Bicyclists may soon be better protected from bicycle accidents on Fifth Ave between 23rd Street and 8th Street in Manhattan. Yesterday night the Community Board 2 endorsed a project from the New York Department of Transportation (DOT) to create a protected bike lane on Fifth Avenue between 23rd Street and 8th Street. The Community Board 2 also asked the DOT to extend the protected bike lane until Washington Square.
According to statistics from the DOT, the actual non protected bike lane that runs down Fifth Ave from 23rd Street to 8th Street gets more bike traffic than any other Manhattan avenue. Unfortunately the bike lane is often obstructed by double parked vehicles, forcing bicyclists to get in heavy traffic to ride around it. It is usually in this type of situation that bicyclists are exposed to a high risk of being struck by a car. Between 2010 and 2014, 1 person died and 24 of them suffered severe injury on this specific segment.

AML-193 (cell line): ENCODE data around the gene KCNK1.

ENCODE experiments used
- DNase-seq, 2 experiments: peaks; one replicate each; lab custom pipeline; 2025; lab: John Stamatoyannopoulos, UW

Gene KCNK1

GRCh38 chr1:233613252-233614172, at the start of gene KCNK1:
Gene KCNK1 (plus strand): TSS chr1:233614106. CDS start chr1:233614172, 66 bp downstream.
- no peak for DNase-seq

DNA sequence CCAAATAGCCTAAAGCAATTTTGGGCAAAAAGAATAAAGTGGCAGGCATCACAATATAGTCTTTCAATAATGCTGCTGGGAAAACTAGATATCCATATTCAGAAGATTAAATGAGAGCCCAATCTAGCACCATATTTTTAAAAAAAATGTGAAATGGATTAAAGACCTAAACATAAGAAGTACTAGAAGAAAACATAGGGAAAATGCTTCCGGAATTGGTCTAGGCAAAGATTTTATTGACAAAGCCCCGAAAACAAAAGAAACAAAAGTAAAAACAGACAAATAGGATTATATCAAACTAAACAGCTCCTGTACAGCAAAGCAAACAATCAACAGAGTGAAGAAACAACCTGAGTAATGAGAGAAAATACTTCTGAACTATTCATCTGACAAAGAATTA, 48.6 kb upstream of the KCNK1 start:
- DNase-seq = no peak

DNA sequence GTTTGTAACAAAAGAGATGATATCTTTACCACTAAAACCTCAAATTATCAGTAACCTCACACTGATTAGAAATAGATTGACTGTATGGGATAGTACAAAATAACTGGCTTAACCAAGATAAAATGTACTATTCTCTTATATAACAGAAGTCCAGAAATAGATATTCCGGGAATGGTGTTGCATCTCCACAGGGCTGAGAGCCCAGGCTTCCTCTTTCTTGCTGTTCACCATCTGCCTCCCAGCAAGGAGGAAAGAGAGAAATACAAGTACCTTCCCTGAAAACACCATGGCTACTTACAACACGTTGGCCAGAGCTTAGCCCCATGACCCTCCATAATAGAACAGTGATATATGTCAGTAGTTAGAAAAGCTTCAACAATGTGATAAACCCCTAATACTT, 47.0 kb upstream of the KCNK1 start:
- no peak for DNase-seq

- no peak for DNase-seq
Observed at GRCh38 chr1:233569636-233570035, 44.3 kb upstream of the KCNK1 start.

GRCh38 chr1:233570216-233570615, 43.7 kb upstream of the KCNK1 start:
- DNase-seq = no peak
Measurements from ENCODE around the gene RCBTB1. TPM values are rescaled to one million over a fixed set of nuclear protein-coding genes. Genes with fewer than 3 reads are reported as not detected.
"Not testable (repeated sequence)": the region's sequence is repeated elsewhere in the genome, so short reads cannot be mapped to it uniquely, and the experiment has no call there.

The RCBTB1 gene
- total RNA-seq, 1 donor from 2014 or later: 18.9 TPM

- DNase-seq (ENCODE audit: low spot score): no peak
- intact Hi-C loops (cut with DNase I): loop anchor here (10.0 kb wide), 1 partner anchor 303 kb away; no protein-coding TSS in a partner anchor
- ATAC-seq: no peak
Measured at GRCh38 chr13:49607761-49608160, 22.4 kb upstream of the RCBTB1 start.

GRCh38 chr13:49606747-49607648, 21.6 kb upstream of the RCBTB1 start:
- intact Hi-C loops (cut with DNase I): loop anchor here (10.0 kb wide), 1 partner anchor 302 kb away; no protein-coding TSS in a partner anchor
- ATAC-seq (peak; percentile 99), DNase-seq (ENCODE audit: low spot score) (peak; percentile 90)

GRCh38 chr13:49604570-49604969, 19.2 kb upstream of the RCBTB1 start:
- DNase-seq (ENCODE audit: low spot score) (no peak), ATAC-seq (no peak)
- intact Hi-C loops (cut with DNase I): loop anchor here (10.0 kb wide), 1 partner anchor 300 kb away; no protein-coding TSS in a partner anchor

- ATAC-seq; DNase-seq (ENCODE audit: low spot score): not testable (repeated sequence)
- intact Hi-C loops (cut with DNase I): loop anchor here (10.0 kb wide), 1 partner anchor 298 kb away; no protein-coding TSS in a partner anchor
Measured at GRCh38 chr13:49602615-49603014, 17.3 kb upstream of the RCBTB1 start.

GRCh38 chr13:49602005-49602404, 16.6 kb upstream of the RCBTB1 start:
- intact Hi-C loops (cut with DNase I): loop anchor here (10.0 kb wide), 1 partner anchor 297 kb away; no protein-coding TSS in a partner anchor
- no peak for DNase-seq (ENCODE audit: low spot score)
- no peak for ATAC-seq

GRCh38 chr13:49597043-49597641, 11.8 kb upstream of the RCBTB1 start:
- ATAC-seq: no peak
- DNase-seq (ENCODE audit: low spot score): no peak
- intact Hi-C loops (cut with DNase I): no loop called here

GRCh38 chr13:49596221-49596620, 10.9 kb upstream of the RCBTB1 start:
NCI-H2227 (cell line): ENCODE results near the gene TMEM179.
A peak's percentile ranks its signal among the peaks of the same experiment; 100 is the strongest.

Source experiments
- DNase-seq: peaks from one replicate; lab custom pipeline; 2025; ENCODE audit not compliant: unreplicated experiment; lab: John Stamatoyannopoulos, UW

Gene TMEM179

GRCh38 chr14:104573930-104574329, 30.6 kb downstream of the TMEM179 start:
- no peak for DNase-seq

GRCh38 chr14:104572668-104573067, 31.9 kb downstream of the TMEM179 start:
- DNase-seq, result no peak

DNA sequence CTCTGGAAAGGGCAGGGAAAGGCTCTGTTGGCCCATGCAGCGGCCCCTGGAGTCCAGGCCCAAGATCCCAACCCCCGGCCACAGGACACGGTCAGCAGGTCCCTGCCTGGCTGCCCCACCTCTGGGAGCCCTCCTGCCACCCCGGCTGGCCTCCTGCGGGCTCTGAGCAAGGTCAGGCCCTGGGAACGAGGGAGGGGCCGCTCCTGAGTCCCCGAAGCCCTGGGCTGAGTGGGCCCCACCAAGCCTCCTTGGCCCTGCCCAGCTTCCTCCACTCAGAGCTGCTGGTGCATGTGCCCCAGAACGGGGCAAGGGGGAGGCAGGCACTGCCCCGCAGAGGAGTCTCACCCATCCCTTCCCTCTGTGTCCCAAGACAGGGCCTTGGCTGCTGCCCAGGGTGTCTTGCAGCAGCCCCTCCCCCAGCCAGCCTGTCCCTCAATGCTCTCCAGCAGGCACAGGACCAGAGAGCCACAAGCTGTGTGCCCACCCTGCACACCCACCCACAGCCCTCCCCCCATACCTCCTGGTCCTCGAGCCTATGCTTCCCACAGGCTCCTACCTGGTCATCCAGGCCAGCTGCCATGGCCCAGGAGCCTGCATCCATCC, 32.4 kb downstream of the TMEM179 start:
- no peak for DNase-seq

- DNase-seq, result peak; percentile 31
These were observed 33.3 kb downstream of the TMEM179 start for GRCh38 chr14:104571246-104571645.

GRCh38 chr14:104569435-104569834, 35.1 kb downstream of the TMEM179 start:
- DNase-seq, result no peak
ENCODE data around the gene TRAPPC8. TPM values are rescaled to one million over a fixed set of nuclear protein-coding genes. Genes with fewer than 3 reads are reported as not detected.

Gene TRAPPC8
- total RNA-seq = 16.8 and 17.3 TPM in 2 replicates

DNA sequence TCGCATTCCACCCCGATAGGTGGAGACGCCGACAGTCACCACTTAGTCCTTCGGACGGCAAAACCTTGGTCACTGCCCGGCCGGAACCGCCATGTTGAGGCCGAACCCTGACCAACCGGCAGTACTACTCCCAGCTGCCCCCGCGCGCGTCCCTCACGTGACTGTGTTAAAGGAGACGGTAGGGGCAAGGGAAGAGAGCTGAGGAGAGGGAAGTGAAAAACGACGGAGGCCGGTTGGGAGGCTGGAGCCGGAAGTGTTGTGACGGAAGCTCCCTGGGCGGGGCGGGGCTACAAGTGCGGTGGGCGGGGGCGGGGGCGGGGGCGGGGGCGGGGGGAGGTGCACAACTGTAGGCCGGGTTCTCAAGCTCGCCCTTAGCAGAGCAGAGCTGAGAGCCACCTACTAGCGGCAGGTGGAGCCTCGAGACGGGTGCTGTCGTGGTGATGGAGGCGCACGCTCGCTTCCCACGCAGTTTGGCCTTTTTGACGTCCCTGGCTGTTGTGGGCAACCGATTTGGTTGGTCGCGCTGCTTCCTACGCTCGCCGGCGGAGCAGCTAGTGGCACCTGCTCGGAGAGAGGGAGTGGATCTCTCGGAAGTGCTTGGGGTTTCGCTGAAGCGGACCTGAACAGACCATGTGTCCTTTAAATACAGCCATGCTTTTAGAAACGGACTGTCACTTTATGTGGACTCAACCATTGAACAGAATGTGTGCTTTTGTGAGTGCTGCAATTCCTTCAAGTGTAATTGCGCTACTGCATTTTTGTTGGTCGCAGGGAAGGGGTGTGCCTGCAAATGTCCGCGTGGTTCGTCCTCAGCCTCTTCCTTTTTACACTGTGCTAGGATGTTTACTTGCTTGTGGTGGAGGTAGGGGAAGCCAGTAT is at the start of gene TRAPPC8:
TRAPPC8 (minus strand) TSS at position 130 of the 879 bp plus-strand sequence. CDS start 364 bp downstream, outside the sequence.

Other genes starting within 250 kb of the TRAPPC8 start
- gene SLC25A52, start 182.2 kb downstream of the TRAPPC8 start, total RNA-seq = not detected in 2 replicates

The new proposal will not only prevent bicycle accidents but also pedestrian accidents. In addition to switching the bike lane with the parking lane, the DOT also proposed the installation of painted pedestrian islands as well as the installation of two split-phase signals. Split-phase signals offers a separate crossing phase for cyclists and pedestrians at intersections where motorists are making a left turn. The CB2 also endorsed these two proposals. They additionally asked that the painted pedestrian islands be cast in concrete. The CB2 members also asked the DOT to consider adding loading and unloading areas to avoid double parking.